Title: El Sueño
Date: c.1800
Medium: Oil on canvas
46.5 x 76 cm
Credit Line: Purchased, 1969 (Shaw Fund)
Object Number: NGI.1928
DescriptionGoya’s portrayal of a sleeping girl continues to intrigue, and is a painting tour de force in muted silver greys and browns, with soft light illuminating the girl’s hair and catching the gold decoration of her low-cut bodice. Her face is turned away in half-shadow, adding to the sense of mystery. Night subjects by Goya tend to have references to the darker side of the human spirit, however there is a sense of undisturbed innocence here. He often worked at night, by candlelight, to create chiaroscuro effects. The canvas’s shape has led to suggestions that this was a decorative over-door. There was a painting by him of the same subject in the collection of Sebastián Martínez of Cadiz, which cannot now be traced. Goya spent several months in Cadiz in the winter of 1792-93, recovering from a serious illness, but that work is generally dated later, judging by the handling of the brushwork. Similar sketchy brushwork and dappled light can be seen in the clothed Maja (c.1800-05; Prado, Madrid), who is a more provocative sitter.
Goya had a long and varied career as a tapestry designer, royal painter, portraitist and fresco painter. In his prints, he was also a chronicler of the horrors of a corrupt society and of war. Going deaf in 1792 seems to have heightened his sensitivity as an artist. He eventually went into exile in 1824.

March 2016

Exhibition HistoryShades of Grey: Painting without Colour, National Gallery of Ireland, Dublin, 22 June - 29 September 2013
Label TextGoya is known for his depictions of nightmarish visions such as The Sleep of Reason Produces Monsters (1797-99). This scene is therefore unusual for its gentle intimacy. A young woman is shown sleeping in a darkened space. The artist creates a sense of mystery by half concealing her face in shadow. The light fabric of her dress is highlighted with touches of gold, as though illuminated by moon or candlelight. Indeed, Goya often worked at night-time as he found candlelight conducive to creating chiaroscuro effects. The painting’s horizontal format has led to suggestions that it was originally designed as a decorative over-door.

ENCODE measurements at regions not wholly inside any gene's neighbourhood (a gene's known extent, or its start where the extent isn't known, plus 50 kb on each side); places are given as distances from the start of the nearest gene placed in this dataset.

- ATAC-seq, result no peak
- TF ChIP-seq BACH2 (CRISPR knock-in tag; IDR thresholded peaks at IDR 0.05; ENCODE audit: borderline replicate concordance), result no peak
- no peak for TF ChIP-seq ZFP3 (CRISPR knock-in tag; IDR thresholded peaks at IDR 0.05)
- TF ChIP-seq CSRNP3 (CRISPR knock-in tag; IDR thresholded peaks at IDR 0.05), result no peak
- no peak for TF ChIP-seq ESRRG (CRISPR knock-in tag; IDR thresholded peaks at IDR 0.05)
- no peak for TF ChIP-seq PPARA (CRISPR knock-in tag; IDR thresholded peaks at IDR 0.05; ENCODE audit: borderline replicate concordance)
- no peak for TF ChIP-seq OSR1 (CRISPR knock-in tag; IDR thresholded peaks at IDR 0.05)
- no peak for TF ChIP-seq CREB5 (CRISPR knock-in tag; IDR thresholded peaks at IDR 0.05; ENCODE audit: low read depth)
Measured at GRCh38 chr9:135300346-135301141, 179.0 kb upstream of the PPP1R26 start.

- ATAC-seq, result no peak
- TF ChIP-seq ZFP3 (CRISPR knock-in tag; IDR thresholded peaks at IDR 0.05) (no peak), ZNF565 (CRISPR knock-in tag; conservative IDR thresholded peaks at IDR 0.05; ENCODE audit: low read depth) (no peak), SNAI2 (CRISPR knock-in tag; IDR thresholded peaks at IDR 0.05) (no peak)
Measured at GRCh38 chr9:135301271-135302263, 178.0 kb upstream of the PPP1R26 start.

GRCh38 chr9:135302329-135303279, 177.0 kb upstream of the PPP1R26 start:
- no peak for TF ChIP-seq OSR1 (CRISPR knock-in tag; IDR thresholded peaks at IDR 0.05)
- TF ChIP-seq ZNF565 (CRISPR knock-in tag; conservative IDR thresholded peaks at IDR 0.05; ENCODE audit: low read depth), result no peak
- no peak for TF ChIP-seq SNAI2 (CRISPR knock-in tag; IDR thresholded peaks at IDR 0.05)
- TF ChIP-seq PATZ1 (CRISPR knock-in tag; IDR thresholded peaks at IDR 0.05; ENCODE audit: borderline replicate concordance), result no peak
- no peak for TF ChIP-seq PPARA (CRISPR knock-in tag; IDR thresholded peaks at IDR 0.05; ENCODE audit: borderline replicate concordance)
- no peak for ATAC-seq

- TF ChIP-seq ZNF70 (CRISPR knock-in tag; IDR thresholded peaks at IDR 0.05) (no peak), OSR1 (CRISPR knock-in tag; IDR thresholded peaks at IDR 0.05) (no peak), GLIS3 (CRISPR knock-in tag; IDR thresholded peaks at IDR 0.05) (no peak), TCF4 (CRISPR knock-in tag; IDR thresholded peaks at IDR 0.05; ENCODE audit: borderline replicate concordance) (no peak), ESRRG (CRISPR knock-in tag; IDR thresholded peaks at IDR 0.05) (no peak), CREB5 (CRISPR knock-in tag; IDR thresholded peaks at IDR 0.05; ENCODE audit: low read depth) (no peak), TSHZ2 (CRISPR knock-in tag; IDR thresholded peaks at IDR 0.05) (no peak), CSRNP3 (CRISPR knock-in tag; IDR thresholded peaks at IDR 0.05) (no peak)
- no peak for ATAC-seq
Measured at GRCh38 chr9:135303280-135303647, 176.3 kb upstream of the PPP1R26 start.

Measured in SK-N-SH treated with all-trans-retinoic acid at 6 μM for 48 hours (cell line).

This website uses cookies

We use optional cookies to enhance your user experience and to analyse our traffic. We also share information about your use of our site with our analytics partners who may combine it with other information that you’ve provided to them or that they’ve collected from your use of their services.


About Cookies

Cookies are small text files that can be used by websites to make a user's experience more efficient. The law states that we can store cookies on your device if they are strictly necessary for the operation of this site. For all other types of cookies we need your permission. This site uses different types of cookies. Some cookies are placed by third party services that appear on our pages. You can at any time change or withdraw your consent from the Cookie Declaration on our website. Learn more about who we are, how you can contact us and how we process personal data in our Privacy Policy. Please state your consent ID and date when you contact us regarding your consent.

Necessary Cookies

Necessary cookies help make a website usable by enabling basic functions like page navigation and access to secure areas of the website. The website cannot function properly without these cookies.

JSESSIONIDeMuseumUser SessionSessionHTTP

Statistics Cookies

Statistic cookies help website owners to understand how visitors interact with websites by collecting and reporting information anonymously.

_gaGoogle Tag ManagerRegisters a unique ID that is used to generate statistical data on how the visitor uses the website.2 yearsJavaScript
_gidGoogle Tag ManagerRegisters a unique ID that is used to generate statistical data on how the visitor uses the website.1 dayJavaScript